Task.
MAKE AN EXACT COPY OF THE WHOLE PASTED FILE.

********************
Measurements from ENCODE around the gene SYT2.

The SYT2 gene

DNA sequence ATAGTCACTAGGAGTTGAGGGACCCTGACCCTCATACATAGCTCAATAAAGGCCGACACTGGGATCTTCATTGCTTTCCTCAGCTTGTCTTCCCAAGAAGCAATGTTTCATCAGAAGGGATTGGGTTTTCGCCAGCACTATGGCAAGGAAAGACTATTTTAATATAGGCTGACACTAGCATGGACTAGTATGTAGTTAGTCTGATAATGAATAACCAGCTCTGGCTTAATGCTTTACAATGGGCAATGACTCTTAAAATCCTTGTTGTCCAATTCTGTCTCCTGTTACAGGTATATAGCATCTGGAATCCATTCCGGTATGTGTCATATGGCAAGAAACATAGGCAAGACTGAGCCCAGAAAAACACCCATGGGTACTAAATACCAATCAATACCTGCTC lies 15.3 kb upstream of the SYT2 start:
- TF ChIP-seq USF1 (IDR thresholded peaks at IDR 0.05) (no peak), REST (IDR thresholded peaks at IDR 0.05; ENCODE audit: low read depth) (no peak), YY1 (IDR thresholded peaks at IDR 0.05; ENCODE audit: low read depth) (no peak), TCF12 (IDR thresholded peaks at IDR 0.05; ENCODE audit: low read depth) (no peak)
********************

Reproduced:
Measurements from ENCODE around the gene SYT2.

The SYT2 gene

DNA sequence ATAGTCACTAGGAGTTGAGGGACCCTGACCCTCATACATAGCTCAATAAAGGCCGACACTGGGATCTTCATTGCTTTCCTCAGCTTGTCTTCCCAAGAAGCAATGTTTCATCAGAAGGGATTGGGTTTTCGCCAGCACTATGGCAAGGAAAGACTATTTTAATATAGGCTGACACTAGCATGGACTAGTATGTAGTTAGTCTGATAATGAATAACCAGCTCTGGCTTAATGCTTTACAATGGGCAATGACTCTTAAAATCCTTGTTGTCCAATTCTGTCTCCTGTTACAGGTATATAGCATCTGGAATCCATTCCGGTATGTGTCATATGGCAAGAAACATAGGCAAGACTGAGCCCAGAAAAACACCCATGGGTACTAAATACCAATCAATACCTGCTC lies 15.3 kb upstream of the SYT2 start:
- TF ChIP-seq USF1 (IDR thresholded peaks at IDR 0.05) (no peak), REST (IDR thresholded peaks at IDR 0.05; ENCODE audit: low read depth) (no peak), YY1 (IDR thresholded peaks at IDR 0.05; ENCODE audit: low read depth) (no peak), TCF12 (IDR thresholded peaks at IDR 0.05; ENCODE audit: low read depth) (no peak)